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Man mourns maple

Dave Chasmar came down to the Ashland Plaza last Tuesday to say goodbye to an old friend — a 22-year-old red maple that died this summer after new construction that saw, he says, much of its root system cut away.

Chasmar showed old photos of himself, when he was a tree commissioner, planting the 10-foot high sapling, with then-Mayor Cathy Shaw helping, on Arbor Day 1992.

It was a sentimental occasion, as it was the first planting after Ashland had been granted Tree City USA status, Chasmar recalled.

Chasmar and fellow tree-lovers used to sit in the Plaza and watch people enjoy the tree, which grew six feet a year, soon attaining its present height of 50 to 60 feet.

Chasmar drew a chalk ellipse around the dead tree, showing how, during last year’s construction and redo of the entire Plaza, the planter bed for the tree shrank from a radius of 10.5 feet to 7.5 feet on the long axis. The new spot has only four sprinklers, while before construction, he notes, it had at least twice that.

Chasmar, a professional landscaper, maintains that cutting back the root zone and reducing sprinklers spelled the end for the majestic tree. With the loss of other shade trees and the use of dark pavers, the Plaza temperature climbed, he adds, making it tougher for the tree.

Compounding the problem is that people tend to think tree roots extend deep in the ground, making them stable and plugging them into the water table, he said, when 90 percent of the roots of most trees are in the top 18 inches of ground.

“The general knowledge about red maples is they’re going to be shallow rooted,” he says. “There’s a lot of misconception about where roots are ... they over-estimated the tree’s ability to undergo such severe pruning.”

A statement posted Thursday on the city’s website says “we don’t know, and it’s possible we never will” why the tree died. “Excavation work on the Plaza was done under the supervision of a certified arborist,” the statement says, and “all root pruning was done by a certified arborist.”

Chasmar said the team — designer, contractor, engineer, arborist — all “did what they thought was right. They did the right thing at the time. But it’s obvious the construction project did it in.”

What’s important now, Chasmar said, is not to point fingers of blame, but to learn from it. He has notified the national Arbor Day Foundation in Nebraska of the mishap, with the idea it will be publicized as a caution to all member cities.

City Parks Superintendent Bruce Dickens, who handles maintenance in parks and the Plaza, said the architects were responsible for the design of the planter box.

“I don’t know why it died,” he said. “It was probably the damage to the tree roots. My best guess is the stress from construction. I wasn’t on site. It’s very unfortunate it died.”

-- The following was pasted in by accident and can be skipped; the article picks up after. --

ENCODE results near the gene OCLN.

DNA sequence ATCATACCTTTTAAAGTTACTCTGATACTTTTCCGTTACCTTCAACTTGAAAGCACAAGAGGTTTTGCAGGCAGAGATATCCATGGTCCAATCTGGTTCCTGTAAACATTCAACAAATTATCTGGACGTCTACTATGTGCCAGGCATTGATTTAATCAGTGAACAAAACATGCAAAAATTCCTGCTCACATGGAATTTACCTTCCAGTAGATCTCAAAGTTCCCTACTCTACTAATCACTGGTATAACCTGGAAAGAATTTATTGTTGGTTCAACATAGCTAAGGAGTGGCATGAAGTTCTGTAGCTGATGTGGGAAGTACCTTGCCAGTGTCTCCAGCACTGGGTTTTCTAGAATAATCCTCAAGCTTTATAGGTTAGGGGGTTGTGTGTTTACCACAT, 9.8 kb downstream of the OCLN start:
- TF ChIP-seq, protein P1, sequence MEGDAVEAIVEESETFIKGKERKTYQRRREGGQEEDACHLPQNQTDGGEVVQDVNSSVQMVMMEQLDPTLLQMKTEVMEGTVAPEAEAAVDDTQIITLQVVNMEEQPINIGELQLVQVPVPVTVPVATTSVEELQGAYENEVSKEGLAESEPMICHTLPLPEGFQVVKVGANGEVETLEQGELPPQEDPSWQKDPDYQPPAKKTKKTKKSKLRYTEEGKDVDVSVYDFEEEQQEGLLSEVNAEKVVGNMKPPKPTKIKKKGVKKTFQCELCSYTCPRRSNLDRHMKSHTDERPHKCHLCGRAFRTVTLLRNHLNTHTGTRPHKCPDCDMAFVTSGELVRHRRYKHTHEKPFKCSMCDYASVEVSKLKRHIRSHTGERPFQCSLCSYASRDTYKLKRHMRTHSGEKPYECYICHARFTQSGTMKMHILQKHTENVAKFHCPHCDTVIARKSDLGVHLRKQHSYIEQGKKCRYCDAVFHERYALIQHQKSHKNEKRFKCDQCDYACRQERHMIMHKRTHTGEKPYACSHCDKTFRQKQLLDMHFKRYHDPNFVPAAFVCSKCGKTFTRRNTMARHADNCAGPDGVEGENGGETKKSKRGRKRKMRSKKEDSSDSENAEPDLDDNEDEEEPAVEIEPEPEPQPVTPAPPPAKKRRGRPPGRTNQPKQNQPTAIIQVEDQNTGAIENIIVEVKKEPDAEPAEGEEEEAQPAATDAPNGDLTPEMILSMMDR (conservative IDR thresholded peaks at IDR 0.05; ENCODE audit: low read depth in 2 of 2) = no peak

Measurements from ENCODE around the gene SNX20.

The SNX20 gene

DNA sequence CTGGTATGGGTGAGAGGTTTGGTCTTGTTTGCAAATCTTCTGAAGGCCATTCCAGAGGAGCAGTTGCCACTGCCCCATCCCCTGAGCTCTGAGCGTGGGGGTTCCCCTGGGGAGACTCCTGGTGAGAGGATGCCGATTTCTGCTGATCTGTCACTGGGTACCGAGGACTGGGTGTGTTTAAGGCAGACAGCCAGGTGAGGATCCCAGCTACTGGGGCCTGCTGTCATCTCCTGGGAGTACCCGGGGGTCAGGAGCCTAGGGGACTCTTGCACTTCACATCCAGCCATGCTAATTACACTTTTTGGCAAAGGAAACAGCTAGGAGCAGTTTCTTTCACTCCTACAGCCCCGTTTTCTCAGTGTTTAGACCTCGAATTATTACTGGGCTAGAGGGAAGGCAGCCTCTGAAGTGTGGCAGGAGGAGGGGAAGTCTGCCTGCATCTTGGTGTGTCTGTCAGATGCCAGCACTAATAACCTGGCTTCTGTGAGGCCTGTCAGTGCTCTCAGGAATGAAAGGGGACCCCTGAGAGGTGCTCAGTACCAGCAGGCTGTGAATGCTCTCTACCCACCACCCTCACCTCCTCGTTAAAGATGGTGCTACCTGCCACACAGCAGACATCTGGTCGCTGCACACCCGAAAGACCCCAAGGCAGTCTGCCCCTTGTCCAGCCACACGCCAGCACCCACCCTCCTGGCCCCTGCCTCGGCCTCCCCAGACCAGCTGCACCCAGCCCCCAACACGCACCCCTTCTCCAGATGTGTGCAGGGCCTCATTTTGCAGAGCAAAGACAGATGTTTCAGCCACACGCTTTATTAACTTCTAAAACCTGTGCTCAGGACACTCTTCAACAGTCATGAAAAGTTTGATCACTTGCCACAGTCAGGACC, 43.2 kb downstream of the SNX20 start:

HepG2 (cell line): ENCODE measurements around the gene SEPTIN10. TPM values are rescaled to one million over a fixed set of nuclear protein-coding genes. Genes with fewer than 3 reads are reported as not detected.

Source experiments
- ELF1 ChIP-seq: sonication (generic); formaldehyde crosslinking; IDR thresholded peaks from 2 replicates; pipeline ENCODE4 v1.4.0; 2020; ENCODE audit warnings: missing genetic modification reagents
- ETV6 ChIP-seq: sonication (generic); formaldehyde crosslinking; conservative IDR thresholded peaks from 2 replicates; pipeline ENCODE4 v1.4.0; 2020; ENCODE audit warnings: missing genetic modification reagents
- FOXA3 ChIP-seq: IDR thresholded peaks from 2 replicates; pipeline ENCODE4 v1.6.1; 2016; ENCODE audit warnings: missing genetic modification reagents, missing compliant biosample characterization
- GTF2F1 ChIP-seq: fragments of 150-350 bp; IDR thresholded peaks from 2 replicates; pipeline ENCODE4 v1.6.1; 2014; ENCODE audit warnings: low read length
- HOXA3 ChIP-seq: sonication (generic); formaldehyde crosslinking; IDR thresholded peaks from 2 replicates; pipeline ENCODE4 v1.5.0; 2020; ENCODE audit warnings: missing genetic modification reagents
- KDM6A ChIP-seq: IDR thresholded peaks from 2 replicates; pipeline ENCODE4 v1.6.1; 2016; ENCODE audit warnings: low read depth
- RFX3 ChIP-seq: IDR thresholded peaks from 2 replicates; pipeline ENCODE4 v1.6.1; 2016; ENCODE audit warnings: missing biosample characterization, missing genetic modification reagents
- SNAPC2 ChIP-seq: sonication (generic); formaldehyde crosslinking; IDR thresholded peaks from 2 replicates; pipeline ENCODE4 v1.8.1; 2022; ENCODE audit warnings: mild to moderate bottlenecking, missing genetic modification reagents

Scott Fleury, city engineering service manager, was responsible for the project oversight and management. The hard winter played a part, as well as the red maple’s big need for water, he notes.

The tree formerly was surrounded by earth and grass, allowing pedestrians to walk and sit on it, so the new design, with benches and seating walls — and lots of bark dust — was designed, says Fleury, to keep people away from the root zone.

A new tree will be planted on the spot this fall. The Tree Commission will research and make recommendations to the city council about what tree will be chosen. The perimeter of the planter bed will remain as is, he says.

The city’s statement about the maple says its replacement “probably needs to be a tree that puts down deeper roots than a red sunset maple — they don’t do well in areas that suffer from soil compaction.”

Selection of a new tree, the statement concludes, “will be vetted through a public process to ensure we plant a tree that will thrive and endure in that space.”

The dying maple bloomed out with leaves this spring, but they now hang brown and dead.

“This tree was something sentimental, a true Arbor Day tree and the result of a lot of hard work by a lot of people in this town,” Chasmar said. “It grew happily and merrily through the years. We would sit up in Alex’s (restaurant) and watch people enjoy it. They called it ‘Chaz’s tree’ after me. I called it ‘the conspirator’s tree’ after Pete Seda, who helped a lot with it.”

Seda, a native Iranian and one-time Ashland arborist, was convicted in 2010 of supporting terrorism, a conviction overturned in 2013. The case was reduced to tax fraud.

John Darling is a freelance writer living in Ashland. Email him at jdarling@jeffnet.org.

Dave Chasmar, former chairman of the Ashland Tree Commission, measures the root system of a tree that died during the remodel of Ashland's Plaza. Chasmar planted the maple in 1992. Mail Tribune / Jamie Lusch